Evidently business at the funeral home was good because I remember clearly when Mr. Shaw purchased another building in East Jackson and the movers came to take everything out of the place next door. And then the men from the junkyard came to put everything else in the back of an old truck. My grandmother knew the junk man and after a brief conversation with him he directed his two sons to bring an ancient and well-used upright piano into our front room and push it up against the wall. I was seven years old. Old enough to start learning to play. What she had in mind was that I learn some hymns I’d be able to play for her sewing circle meetings. That’s how my music playing started.

There was no blues on the living room radio. My grandmother had that one locked on the station that played her soap operas in the afternoon and her favorite radio programs at night. When we got a second radio, it was quickly dubbed “the ballgame radio,” and, sure enough, when a ballgame was being broadcast I listened. But at other times I’d try to tune in WDIA in Memphis, the first Black radio station in the country, with on-air personalities like Rufus and Carla Thomas and B.B. King. Late at night I’d try to get “Randy’s Record Show” out of Nashville.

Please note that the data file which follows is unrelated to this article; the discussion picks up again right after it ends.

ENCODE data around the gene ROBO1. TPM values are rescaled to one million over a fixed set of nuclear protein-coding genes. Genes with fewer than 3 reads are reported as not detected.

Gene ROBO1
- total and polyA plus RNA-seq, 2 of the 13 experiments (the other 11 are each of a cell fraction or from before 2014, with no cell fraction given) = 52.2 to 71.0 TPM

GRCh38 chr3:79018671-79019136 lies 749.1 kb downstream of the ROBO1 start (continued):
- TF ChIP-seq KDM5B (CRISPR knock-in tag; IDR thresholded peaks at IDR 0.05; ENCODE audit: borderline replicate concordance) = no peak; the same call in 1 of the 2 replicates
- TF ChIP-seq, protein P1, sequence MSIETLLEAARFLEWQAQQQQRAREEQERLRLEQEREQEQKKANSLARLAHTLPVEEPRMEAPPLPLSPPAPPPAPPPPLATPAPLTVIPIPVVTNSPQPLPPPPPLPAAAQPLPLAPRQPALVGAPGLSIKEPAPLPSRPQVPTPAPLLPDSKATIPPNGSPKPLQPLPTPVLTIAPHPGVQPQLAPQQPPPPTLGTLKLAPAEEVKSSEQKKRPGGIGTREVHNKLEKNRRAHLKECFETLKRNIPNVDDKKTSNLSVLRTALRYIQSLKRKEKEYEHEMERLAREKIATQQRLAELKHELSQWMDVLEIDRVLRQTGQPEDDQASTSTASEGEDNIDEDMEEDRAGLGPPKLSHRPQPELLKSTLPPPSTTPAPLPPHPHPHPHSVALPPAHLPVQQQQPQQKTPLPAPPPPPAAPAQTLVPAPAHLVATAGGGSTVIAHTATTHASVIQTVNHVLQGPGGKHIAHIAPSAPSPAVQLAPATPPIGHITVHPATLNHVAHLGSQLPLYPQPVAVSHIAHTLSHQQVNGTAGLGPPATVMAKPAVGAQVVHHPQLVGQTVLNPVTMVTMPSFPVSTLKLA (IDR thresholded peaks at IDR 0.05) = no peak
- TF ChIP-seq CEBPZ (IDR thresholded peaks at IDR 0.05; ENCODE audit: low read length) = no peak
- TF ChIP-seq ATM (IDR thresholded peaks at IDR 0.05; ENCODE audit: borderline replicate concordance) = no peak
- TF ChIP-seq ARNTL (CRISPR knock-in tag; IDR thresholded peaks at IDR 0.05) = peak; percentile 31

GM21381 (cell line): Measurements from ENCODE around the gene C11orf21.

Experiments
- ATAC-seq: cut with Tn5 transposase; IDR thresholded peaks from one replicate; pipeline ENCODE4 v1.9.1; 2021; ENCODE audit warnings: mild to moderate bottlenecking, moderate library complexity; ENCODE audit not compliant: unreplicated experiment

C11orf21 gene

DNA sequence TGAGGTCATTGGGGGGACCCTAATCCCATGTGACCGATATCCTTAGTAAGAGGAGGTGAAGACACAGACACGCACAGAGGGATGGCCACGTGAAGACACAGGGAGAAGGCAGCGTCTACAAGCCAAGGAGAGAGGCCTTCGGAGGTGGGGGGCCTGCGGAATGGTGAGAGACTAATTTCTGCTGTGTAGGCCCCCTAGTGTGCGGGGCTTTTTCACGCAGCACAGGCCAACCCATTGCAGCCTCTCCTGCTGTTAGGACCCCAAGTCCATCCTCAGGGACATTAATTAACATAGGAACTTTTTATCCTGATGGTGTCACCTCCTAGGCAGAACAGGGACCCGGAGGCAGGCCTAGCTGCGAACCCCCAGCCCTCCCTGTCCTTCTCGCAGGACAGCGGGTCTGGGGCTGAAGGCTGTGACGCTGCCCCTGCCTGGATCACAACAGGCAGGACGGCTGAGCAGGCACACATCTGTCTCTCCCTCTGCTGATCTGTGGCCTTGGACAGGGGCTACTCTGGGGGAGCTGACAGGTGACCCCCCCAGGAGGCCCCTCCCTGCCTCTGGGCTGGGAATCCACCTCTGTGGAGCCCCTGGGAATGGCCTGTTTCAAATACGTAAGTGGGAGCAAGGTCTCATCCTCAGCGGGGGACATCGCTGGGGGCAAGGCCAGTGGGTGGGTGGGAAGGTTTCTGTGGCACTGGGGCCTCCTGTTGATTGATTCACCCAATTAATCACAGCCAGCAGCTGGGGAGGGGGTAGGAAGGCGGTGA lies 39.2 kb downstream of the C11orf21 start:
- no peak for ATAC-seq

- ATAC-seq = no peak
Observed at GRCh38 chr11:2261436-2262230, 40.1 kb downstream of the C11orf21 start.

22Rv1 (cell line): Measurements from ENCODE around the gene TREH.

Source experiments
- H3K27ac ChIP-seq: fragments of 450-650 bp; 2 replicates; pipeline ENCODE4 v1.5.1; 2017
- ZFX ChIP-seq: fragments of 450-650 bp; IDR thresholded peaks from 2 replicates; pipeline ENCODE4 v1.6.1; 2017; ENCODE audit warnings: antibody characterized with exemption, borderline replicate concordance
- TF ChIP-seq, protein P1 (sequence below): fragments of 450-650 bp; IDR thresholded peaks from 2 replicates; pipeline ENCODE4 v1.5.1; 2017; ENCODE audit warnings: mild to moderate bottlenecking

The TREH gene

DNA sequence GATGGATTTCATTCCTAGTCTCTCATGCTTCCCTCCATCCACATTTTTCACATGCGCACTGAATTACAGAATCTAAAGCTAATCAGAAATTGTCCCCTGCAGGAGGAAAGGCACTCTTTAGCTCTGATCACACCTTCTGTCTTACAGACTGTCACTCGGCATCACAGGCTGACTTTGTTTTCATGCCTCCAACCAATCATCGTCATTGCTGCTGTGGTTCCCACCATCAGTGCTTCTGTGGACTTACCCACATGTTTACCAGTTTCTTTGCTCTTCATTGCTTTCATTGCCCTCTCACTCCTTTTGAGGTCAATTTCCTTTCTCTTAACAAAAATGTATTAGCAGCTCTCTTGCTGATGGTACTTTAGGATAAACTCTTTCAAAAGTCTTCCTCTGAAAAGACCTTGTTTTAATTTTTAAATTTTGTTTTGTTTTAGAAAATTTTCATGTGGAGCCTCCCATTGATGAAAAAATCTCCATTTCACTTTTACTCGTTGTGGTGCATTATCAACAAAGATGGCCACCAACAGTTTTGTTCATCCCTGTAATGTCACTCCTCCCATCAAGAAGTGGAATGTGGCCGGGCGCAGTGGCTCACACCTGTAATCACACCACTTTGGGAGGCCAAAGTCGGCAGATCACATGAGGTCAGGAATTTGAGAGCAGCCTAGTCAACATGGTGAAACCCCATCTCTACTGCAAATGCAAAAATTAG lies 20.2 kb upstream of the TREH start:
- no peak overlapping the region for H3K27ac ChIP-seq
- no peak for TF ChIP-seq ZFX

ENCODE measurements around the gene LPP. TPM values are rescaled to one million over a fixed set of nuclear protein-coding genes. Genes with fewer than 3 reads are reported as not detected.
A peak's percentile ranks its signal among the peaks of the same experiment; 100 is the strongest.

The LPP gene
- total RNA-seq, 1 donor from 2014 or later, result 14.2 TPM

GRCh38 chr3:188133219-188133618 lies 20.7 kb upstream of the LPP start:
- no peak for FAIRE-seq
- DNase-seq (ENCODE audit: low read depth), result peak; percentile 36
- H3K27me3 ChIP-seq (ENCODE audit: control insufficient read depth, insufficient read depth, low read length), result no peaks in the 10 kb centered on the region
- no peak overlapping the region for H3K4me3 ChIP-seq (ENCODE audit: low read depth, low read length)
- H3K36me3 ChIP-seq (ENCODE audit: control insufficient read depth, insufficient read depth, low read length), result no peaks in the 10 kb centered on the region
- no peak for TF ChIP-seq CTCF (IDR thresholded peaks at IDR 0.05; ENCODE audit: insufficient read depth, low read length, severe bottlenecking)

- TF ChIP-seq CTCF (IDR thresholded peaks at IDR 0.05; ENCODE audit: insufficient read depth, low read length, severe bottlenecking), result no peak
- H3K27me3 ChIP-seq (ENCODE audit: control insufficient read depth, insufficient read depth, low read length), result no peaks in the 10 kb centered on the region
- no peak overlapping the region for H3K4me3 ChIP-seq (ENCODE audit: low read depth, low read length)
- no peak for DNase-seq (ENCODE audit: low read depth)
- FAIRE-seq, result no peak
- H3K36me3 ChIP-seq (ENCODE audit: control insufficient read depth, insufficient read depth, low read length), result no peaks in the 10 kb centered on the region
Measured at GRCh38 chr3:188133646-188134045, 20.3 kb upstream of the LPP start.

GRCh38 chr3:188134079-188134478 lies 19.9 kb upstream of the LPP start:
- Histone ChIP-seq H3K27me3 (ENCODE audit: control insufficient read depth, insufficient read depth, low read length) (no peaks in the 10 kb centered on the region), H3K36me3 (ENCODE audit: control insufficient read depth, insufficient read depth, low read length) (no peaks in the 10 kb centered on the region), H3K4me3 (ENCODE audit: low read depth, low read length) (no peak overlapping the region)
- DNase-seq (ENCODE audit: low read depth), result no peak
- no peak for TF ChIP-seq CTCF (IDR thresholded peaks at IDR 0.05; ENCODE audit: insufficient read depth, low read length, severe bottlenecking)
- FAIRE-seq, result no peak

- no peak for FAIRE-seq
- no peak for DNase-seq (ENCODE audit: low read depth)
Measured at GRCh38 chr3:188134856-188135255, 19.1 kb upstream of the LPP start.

I heard people talk about a music explosion in Memphis. I knew my favorite music, the blues, came from there, too. But I was living in Jackson, ninety miles east of Memphis, and had no desire to go anywhere else. Until I had to, when the family—my mother and I—moved to New York City. Though my mother and I left Jackson in the summer of 1962, I had known the move was coming from the time the new highway was announced. That had been a couple of years and a hundred rumors prior. The route the highway would take had sparked hours of conversation. In the end, it came through our neighborhood.

A lot of the neighborhood had already been cleared out when we left. Liberty Street Church, just behind us, and Rock Temple, the Sanctified Church a few blocks away, had already closed up. There had never been many commercial establishments in that direction and the four lanes were rolling through what had been blocks of aging residences. Soon it would all be gone. I could imagine the rows of gas stations and fast food joints lining what had been my backyard. Easier access for truckers and travelers going west to Memphis and east to Nashville.